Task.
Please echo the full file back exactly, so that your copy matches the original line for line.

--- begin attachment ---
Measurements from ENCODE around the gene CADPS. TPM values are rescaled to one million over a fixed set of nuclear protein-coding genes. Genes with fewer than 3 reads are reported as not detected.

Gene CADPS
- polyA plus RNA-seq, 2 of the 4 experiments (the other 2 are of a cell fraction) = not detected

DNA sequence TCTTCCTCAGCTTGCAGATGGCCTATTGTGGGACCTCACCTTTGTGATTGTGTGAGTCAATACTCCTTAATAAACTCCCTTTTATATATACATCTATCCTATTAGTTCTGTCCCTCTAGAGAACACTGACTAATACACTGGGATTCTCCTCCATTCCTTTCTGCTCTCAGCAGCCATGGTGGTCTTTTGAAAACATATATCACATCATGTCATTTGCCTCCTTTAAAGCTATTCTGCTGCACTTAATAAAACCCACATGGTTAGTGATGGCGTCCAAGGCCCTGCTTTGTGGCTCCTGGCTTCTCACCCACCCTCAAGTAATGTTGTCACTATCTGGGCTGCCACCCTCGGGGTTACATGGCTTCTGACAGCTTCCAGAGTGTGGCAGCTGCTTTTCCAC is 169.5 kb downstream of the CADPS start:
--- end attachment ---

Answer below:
Measurements from ENCODE around the gene CADPS. TPM values are rescaled to one million over a fixed set of nuclear protein-coding genes. Genes with fewer than 3 reads are reported as not detected.

Gene CADPS
- polyA plus RNA-seq, 2 of the 4 experiments (the other 2 are of a cell fraction) = not detected

DNA sequence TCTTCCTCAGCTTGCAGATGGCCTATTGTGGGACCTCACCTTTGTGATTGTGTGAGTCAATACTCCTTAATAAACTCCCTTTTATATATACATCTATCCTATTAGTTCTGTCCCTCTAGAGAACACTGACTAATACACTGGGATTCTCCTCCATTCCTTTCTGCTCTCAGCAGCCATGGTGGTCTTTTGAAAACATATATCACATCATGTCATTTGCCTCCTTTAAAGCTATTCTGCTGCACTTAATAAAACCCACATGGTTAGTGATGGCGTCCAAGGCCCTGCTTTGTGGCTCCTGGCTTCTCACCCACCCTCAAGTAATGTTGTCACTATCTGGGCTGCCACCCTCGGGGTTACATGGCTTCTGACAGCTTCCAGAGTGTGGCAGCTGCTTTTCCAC is 169.5 kb downstream of the CADPS start: